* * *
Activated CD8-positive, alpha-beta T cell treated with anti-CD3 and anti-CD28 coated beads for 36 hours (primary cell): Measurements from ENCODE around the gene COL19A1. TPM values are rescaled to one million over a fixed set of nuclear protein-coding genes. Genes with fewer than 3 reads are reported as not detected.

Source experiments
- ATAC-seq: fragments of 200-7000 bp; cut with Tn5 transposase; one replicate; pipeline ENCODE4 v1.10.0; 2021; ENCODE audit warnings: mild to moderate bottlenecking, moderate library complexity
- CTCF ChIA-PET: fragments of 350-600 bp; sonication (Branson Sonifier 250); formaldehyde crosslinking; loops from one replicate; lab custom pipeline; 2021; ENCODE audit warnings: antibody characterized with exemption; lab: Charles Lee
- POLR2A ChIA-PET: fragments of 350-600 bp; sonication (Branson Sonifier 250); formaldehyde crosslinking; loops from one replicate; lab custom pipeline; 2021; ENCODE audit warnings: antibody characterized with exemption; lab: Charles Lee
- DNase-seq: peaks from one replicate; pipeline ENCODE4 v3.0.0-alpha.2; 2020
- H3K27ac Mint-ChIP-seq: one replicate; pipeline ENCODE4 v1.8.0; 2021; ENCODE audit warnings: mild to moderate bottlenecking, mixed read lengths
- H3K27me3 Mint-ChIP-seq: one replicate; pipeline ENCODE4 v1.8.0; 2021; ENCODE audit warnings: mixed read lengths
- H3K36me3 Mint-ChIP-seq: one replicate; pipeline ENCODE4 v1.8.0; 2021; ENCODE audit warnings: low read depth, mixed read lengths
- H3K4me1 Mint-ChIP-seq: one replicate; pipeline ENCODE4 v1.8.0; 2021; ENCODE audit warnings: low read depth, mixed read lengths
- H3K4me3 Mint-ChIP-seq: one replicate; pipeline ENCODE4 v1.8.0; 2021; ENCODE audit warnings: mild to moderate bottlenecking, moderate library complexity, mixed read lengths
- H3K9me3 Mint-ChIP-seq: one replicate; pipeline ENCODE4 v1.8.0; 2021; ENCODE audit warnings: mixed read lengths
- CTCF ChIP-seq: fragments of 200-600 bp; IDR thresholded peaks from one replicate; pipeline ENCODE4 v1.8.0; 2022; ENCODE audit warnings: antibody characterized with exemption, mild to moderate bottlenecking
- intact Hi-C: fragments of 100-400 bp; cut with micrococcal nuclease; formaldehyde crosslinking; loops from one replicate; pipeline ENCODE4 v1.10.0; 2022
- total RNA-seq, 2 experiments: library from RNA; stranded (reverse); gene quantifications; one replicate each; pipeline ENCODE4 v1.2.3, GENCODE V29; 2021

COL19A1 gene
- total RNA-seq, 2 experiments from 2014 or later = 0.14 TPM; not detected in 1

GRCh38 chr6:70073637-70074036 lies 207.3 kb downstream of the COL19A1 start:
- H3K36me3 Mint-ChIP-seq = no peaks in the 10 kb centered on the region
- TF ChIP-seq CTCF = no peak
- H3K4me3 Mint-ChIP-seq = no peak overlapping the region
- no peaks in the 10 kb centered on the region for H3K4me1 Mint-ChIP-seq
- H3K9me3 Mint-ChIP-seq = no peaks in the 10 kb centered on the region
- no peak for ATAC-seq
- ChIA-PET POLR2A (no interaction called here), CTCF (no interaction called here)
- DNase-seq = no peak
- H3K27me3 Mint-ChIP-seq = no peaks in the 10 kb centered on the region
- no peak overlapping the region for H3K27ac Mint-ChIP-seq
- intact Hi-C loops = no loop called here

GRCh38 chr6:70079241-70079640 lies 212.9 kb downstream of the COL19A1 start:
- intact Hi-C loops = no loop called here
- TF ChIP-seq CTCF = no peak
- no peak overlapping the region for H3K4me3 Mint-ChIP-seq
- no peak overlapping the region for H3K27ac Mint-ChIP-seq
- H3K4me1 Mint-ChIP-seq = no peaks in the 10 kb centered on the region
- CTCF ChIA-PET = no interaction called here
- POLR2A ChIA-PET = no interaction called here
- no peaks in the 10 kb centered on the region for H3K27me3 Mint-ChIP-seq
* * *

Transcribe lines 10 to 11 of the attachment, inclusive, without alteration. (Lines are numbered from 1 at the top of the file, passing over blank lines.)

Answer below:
- H3K4me1 Mint-ChIP-seq: one replicate; pipeline ENCODE4 v1.8.0; 2021; ENCODE audit warnings: low read depth, mixed read lengths
- H3K4me3 Mint-ChIP-seq: one replicate; pipeline ENCODE4 v1.8.0; 2021; ENCODE audit warnings: mild to moderate bottlenecking, moderate library complexity, mixed read lengths